It can be said that the biggest benefit of annuities is the offer of regular income for you and your spouse for that remaining part of your life or for a pre-determined period of time. In the light of this, it can be worthwhile to consider the annuity payments based on different annuity types. So given current annuity rates, how much can you collect?
Let us presume a person has a sum of $50,000 to invest in an annuity. He is by now 70 years of age with a remaining actuarial life expectancy ranging of 16 years (50% of those now age 70 will pass before 16 years and 50% in more than 16 years).
In the event that person wants a life annuity, an insurance company will provide a monthly annuity payment with regard to the investor, taking into account gender, age, amount of investment, and current annuity rates. The assumption may be the person will die 16 years hence and so they calculate the size of monthly payments that will be due. Though the insurance company will maintain reserves to account for the investor living longer than 16 years, they also get to keep the investors money if he happens to drop dead in 2 years!
Let us think about the various factors that impact payments, factors other than annuity rates:
Age - With a $50,000 deposit at age 70, the monthly annuity installment is $385 per month. However, if our investors waits to make his investment to age 80 when his life expectancy life expectancy is 11 years the insurance company would pay out $554 monthly since they will be statistically making payments for fewer months.
Gender - Statistics have frequently shown that women outlive men and a 70-year-old woman may have a remaining life expectancy approaching 20 years. This means monthly annuity repayments will be more for the insurance company with a woman than for a man. Therefore, women of the same age will receive a small payment than a man, but receive more payments.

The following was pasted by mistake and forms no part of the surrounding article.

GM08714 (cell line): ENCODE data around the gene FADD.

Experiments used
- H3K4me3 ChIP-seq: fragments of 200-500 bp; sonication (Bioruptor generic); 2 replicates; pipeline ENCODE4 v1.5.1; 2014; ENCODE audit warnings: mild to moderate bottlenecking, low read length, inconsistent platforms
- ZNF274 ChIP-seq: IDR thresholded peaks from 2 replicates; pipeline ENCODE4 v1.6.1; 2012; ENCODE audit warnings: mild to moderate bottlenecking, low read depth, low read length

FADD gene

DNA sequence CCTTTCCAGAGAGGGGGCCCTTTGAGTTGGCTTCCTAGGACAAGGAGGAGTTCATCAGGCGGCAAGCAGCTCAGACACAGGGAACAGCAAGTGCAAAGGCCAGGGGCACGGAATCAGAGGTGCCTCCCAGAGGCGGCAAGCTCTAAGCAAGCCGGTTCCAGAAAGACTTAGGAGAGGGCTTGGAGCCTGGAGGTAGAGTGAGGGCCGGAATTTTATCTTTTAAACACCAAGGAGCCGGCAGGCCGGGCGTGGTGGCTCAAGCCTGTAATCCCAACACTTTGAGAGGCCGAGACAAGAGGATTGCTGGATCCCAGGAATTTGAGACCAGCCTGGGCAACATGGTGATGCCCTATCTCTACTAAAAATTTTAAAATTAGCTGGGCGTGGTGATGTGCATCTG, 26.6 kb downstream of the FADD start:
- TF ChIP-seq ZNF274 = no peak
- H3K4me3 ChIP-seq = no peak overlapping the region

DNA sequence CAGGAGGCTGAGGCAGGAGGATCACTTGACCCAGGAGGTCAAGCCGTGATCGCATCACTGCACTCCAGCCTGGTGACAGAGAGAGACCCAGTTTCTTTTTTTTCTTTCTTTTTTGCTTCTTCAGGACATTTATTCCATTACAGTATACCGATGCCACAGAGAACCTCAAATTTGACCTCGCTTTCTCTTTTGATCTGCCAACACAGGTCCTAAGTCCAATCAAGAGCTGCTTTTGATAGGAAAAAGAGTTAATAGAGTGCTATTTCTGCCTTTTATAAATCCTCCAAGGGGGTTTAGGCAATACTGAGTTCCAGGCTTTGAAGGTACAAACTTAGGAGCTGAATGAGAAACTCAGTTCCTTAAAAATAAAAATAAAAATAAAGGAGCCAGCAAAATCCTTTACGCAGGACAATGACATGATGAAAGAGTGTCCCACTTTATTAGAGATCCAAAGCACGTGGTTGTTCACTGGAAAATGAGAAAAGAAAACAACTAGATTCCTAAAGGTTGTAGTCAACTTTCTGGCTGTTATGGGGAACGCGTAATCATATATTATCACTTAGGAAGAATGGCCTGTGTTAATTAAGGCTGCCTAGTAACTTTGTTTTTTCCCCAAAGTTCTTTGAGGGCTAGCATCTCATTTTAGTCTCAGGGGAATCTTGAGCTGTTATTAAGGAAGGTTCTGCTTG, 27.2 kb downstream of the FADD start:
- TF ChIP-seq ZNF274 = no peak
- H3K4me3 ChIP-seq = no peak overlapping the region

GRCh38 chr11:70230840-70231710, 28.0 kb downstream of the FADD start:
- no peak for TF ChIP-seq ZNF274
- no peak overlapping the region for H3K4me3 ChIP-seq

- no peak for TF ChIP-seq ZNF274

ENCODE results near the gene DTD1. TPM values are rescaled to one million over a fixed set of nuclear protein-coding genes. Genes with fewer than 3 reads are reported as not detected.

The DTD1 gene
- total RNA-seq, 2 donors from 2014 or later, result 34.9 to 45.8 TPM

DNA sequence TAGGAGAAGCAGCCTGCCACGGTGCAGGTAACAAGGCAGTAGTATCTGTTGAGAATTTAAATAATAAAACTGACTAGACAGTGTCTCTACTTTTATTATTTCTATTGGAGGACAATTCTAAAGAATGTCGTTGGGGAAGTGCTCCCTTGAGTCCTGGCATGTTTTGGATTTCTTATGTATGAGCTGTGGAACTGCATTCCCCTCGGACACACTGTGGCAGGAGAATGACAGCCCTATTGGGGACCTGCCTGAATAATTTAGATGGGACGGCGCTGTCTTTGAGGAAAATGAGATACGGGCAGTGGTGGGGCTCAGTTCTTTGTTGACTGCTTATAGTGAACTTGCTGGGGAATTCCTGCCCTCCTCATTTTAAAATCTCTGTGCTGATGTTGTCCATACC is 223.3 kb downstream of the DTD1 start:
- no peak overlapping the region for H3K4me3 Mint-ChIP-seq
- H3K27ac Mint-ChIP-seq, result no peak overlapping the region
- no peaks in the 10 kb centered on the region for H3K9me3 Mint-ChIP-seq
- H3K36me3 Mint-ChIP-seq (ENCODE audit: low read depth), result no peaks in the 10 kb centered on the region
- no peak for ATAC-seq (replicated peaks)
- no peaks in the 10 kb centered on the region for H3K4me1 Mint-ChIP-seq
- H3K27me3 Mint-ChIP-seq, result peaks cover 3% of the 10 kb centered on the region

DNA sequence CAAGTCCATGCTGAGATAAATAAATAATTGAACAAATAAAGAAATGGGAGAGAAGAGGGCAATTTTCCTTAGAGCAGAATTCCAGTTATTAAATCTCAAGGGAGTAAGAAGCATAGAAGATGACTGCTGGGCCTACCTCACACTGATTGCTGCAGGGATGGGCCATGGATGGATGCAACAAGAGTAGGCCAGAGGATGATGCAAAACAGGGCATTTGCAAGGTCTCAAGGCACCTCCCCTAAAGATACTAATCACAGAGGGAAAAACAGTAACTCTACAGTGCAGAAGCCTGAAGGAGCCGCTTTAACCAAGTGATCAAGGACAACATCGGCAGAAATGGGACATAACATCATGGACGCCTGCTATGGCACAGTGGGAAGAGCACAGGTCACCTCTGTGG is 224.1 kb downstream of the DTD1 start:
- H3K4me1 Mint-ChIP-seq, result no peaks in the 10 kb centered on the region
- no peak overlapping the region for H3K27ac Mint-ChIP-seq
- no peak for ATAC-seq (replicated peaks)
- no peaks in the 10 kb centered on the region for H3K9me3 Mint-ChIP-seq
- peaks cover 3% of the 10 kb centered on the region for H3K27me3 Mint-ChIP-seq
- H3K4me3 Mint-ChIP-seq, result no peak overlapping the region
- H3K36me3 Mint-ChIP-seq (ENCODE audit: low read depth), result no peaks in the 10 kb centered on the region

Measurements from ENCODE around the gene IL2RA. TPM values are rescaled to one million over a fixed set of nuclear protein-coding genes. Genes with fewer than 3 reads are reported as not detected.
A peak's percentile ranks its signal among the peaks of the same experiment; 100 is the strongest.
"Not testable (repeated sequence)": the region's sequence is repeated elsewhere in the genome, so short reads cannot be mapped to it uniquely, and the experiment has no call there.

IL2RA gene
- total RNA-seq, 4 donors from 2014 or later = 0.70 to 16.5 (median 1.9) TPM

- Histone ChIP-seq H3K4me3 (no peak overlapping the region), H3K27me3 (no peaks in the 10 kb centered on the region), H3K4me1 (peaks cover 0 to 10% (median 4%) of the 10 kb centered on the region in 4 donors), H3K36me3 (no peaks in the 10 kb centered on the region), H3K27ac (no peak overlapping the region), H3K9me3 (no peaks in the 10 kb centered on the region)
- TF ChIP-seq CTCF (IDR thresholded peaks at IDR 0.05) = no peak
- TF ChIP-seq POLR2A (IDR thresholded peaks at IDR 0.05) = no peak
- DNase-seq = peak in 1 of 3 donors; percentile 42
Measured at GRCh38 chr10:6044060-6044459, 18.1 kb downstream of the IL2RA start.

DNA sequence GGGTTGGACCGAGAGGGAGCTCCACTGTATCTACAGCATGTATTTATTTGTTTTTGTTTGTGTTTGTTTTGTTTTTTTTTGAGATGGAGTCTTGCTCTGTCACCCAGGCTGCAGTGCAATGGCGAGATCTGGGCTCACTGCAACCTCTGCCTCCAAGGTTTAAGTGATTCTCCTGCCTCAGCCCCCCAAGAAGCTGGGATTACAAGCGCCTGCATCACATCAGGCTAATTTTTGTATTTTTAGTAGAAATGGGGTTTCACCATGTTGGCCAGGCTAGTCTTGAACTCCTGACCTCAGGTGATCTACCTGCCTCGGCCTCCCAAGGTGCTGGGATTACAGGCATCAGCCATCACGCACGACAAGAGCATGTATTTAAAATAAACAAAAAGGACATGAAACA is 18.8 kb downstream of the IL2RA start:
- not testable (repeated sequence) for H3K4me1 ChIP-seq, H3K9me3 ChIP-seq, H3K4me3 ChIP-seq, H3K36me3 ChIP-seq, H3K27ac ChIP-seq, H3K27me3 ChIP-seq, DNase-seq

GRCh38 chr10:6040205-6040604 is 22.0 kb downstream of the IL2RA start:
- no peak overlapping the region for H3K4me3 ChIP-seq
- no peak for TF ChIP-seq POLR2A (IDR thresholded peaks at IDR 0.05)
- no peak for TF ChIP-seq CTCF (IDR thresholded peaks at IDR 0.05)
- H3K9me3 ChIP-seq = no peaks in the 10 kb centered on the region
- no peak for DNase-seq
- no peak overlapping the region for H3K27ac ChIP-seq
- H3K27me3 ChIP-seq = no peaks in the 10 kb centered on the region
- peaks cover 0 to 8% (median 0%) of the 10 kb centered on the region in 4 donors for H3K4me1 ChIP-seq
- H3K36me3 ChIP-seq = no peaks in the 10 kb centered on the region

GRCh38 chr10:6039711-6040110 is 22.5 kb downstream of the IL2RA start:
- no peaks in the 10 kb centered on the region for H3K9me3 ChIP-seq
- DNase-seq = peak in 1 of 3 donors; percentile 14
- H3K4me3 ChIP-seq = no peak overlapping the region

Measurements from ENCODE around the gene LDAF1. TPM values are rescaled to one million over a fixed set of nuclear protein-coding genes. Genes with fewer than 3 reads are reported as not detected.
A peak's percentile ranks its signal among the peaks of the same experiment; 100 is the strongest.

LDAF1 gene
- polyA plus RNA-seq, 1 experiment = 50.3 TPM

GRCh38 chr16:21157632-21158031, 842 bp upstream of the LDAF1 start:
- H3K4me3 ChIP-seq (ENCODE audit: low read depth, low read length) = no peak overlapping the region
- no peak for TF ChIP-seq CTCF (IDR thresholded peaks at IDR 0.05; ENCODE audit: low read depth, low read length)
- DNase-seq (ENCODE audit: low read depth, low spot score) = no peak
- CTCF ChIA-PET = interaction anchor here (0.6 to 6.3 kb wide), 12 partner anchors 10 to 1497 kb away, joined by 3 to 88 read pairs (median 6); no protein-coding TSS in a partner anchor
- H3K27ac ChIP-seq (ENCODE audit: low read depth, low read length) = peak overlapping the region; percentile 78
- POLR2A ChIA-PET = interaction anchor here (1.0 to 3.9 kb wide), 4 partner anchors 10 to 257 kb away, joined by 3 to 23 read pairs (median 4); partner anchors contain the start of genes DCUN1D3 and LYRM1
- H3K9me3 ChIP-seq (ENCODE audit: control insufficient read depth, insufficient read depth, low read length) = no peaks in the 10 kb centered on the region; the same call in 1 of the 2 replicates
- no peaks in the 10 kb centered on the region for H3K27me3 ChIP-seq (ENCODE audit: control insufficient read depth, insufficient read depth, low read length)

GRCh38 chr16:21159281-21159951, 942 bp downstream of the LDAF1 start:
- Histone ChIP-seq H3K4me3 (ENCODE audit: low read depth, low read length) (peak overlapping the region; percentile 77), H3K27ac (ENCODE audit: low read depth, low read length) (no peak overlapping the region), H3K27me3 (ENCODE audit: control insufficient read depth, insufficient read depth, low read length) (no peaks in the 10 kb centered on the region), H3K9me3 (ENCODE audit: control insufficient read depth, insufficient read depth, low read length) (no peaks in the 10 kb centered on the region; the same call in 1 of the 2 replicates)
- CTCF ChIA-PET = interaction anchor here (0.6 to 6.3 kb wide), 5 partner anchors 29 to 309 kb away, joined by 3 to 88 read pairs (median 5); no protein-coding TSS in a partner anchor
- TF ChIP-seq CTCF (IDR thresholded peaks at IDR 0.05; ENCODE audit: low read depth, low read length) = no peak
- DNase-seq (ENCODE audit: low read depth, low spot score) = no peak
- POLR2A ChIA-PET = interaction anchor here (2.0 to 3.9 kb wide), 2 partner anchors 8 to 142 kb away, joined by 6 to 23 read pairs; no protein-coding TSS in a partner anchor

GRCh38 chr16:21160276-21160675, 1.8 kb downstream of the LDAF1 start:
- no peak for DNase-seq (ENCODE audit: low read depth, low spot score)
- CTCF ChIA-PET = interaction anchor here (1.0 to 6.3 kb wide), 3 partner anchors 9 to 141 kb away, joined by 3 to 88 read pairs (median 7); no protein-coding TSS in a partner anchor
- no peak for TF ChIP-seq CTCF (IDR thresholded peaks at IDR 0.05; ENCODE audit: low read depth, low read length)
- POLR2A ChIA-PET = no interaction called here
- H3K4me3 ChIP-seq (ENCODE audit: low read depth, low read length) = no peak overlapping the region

Survivorship option - It is suggested that a wife and husband may choose a survivorship contract by which annuity payments will be made right up and until the surviving spouse dies. Assuming that both the spouses are the same age (70 years), the annuity company would pay $318 monthly, considering that statistically, as stated earlier, the wife will live more years than her husband. The annuity payment will remain unaffected after the death of the first spouse.
The biggest factor however affecting the payment is the current interest rate environment and how it impacts annuity rates. Generally, rates on treasury securities track well with what insurance companies have paid on their immediate annuities. So if the rate on the 10-year treasury jumps from 2% to 4%, you can expect the same to happen with the annuity rates used by insurers to quote their annuity payments.
Immediate annuities could possibly be defined as the remittance of a single premium to a annuity company to enjoy regular periodic installments throughout a pre-determined number of years. But, as soon as annuity payments commence, the annuity can not be surrendered for value. Pertaining to tax purposes, the income is in part treated by the IRS as ordinary income and the remaining as return of capital. Because only part of the annuity payment is taxable, any given quote of annuity rates is actually better than the nominal rate because of the tax benefit. Look up annuity rates here.